The 11th-century minaret of a landmark mosque in Aleppo was destroyed, leaving the once-soaring stone tower a pile of rubble and twisted metal scattered in the tiled courtyard.
President Bashar al-Assad's regime and rebels traded blame for the destruction to the Umayyad Mosque, a Unesco World Heritage site in the heart of Aleppo's walled Old City. Mosques served as a launching pad for anti-government protests in the early days of the country's two-year uprising, in which the United Nations says more than 70,000 people have been killed.
Meanwhile, the European Union's counter-terrorism chief warned that Europeans travelling to Syria to join the rebels could return and pose a threat back home, echoing concerns in Belgium where the government is mulling intercepting aspiring fighters at airports.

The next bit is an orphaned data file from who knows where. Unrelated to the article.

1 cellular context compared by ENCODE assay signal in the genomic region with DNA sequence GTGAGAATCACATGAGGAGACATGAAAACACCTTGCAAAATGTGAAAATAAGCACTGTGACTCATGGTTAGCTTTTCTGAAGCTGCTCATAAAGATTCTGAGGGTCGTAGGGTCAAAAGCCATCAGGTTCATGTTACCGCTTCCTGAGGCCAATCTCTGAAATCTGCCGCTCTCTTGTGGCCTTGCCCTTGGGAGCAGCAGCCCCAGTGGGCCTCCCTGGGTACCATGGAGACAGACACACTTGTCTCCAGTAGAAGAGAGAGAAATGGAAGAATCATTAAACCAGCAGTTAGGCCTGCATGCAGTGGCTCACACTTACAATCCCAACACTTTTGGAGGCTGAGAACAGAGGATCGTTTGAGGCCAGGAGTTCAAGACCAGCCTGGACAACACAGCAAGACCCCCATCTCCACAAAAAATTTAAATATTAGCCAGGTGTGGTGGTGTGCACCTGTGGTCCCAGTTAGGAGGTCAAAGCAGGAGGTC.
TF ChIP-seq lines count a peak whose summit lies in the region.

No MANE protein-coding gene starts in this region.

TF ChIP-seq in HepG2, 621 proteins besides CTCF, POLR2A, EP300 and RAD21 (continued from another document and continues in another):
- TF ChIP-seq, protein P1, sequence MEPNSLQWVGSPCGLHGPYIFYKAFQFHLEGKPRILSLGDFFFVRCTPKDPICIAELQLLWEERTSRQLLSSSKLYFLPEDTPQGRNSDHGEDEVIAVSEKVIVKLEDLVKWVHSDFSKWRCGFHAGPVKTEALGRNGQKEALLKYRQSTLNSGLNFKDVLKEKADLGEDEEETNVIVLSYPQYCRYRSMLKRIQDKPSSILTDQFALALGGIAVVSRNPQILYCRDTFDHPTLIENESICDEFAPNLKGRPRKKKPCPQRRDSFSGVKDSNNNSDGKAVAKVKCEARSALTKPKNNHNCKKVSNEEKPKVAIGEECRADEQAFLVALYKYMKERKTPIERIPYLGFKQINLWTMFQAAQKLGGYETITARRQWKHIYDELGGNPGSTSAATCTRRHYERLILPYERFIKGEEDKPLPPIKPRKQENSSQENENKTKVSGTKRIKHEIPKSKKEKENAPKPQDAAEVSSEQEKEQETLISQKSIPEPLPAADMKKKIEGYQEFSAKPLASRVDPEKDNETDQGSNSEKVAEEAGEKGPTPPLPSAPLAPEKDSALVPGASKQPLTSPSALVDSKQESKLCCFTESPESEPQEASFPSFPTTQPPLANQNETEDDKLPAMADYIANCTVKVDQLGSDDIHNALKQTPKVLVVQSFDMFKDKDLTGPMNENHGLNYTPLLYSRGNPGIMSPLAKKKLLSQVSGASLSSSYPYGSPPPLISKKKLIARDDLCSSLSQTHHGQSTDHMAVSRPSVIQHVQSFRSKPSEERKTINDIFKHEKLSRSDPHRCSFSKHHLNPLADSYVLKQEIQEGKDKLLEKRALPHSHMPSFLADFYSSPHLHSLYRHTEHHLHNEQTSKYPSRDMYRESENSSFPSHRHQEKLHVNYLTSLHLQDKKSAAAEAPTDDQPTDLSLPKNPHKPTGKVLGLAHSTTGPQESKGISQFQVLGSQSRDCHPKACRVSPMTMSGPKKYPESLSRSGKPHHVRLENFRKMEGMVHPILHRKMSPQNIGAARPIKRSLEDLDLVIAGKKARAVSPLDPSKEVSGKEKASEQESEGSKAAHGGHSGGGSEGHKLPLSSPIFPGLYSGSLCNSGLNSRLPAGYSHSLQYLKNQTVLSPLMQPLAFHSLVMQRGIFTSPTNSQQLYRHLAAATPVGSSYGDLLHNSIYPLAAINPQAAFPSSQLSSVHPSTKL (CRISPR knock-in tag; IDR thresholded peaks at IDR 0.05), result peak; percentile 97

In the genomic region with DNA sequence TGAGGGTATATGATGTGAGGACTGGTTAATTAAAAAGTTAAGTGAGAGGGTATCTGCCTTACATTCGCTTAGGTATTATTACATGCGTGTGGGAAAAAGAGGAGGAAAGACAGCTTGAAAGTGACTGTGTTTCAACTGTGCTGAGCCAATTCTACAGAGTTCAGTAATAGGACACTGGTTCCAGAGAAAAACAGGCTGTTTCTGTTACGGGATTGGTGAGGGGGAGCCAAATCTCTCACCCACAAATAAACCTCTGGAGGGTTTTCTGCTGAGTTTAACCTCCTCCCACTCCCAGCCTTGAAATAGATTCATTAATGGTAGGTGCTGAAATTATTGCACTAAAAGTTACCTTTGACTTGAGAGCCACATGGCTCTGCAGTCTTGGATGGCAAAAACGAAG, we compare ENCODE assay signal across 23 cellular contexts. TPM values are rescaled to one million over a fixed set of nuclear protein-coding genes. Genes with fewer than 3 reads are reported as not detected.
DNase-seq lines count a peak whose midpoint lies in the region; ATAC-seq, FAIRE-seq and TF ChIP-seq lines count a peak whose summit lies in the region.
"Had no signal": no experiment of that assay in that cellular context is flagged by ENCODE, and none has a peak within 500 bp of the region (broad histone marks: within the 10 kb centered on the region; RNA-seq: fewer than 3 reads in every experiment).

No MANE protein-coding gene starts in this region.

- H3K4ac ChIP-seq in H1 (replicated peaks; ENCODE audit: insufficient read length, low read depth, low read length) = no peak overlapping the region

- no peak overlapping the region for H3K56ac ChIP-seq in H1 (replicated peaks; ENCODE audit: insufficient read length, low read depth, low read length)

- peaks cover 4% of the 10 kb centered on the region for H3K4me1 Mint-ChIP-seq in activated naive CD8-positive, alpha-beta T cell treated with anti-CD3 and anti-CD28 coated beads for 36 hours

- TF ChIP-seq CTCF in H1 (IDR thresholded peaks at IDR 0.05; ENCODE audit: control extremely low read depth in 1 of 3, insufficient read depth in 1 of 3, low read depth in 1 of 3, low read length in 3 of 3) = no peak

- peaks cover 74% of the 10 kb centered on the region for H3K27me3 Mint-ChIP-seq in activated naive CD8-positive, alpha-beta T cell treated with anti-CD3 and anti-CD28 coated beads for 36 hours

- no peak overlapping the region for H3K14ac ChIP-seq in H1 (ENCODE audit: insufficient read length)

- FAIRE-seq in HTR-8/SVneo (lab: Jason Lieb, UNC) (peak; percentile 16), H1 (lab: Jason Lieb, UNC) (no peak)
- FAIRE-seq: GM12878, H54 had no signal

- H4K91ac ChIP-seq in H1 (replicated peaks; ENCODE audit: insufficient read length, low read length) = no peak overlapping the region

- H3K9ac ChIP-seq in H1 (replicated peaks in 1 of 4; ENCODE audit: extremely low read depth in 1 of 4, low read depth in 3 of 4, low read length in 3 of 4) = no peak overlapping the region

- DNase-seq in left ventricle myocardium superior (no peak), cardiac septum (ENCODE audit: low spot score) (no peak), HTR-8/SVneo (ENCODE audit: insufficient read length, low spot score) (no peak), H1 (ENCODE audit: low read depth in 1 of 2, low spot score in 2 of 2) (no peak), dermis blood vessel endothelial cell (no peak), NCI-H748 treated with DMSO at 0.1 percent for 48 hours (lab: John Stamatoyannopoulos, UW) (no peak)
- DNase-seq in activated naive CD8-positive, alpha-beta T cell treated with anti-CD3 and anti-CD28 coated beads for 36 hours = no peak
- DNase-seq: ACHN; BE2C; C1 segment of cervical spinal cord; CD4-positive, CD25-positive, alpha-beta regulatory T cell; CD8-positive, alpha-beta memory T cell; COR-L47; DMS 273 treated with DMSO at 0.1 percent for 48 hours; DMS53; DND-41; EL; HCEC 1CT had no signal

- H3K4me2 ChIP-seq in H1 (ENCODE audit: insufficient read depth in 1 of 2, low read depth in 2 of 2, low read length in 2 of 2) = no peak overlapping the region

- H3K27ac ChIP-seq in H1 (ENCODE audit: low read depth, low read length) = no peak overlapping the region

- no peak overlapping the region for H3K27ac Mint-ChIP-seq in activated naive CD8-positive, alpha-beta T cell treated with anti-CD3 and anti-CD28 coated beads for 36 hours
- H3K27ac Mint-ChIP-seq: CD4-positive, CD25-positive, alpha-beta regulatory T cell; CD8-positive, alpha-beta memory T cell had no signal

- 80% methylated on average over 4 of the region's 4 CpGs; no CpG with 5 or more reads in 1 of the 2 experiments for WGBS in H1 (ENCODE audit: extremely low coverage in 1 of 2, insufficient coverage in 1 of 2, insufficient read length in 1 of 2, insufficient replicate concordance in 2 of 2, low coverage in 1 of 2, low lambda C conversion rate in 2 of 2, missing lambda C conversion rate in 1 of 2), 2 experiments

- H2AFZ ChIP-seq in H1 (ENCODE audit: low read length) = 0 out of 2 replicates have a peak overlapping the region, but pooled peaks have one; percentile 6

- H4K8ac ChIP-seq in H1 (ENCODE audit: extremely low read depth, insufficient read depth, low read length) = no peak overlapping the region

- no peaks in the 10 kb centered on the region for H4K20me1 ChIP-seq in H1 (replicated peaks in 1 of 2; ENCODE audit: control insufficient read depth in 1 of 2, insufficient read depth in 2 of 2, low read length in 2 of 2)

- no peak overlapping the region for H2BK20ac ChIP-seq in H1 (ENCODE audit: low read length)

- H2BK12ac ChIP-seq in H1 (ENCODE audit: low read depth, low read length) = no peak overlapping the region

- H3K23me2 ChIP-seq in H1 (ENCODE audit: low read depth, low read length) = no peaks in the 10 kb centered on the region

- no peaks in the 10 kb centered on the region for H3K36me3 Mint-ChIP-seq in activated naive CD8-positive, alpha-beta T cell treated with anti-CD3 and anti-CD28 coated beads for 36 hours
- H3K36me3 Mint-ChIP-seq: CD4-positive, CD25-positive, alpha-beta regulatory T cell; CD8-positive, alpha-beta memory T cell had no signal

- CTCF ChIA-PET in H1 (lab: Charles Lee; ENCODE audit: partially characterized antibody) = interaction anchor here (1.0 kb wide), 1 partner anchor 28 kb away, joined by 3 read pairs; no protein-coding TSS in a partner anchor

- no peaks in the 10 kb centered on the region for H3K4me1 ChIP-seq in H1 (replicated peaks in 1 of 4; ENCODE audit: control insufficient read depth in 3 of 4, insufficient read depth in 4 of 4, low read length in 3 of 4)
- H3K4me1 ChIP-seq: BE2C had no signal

Fears are growing throughout Europe that impressionable young Muslims could come into contact with Islamist factions of the opposition. Al-Qa'ida-linked groups are known to operate on the fringes of the movement to oust President Assad.
The Netherlands has raised its terror alert to "substantial", citing fears people returning from Syria could plot attacks, while Belgian police last week raided dozens of homes across the country to crack down on the networks recruiting potential fighters.
"Not all of them are radical when they leave, but most likely many of them will be radicalised there," Gilles de Kerchove told the BBC in an interview. "As we've seen this might lead to a serious threat when they get back."
He estimated 500 Europeans were in Syria fighting with the rebels while UK officials have said up to 100 British Muslims have gone there to fight.
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